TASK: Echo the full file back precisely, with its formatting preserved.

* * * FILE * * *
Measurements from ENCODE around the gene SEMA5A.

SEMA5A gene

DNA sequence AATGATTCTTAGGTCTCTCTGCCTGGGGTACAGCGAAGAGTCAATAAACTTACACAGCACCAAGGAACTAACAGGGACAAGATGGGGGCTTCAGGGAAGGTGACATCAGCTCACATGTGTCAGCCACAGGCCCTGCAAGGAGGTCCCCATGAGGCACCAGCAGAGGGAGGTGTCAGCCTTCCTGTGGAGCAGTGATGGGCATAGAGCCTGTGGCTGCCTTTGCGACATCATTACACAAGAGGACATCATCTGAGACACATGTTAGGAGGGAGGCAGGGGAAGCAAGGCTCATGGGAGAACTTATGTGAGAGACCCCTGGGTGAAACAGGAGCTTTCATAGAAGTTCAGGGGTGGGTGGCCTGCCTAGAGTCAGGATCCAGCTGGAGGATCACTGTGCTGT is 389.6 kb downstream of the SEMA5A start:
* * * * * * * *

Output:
Measurements from ENCODE around the gene SEMA5A.

SEMA5A gene

DNA sequence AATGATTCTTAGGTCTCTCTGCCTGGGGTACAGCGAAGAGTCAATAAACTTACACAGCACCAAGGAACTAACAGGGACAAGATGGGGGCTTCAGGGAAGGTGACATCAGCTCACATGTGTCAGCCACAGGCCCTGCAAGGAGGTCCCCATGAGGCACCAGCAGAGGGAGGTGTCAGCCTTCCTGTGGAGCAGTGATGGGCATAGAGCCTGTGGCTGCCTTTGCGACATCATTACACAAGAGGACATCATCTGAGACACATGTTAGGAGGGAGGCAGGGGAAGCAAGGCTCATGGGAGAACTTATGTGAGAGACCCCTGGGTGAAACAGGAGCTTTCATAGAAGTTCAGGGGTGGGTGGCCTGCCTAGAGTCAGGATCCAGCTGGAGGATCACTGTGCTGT is 389.6 kb downstream of the SEMA5A start: